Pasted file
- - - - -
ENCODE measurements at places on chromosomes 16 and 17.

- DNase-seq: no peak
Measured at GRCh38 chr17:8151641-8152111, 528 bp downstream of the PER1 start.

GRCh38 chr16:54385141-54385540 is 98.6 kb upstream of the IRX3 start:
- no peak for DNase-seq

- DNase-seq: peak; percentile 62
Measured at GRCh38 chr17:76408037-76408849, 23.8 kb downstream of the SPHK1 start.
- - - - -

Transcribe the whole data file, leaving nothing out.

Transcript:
ENCODE measurements at places on chromosomes 16 and 17.

- DNase-seq: no peak
Measured at GRCh38 chr17:8151641-8152111, 528 bp downstream of the PER1 start.

GRCh38 chr16:54385141-54385540 is 98.6 kb upstream of the IRX3 start:
- no peak for DNase-seq

- DNase-seq: peak; percentile 62
Measured at GRCh38 chr17:76408037-76408849, 23.8 kb downstream of the SPHK1 start.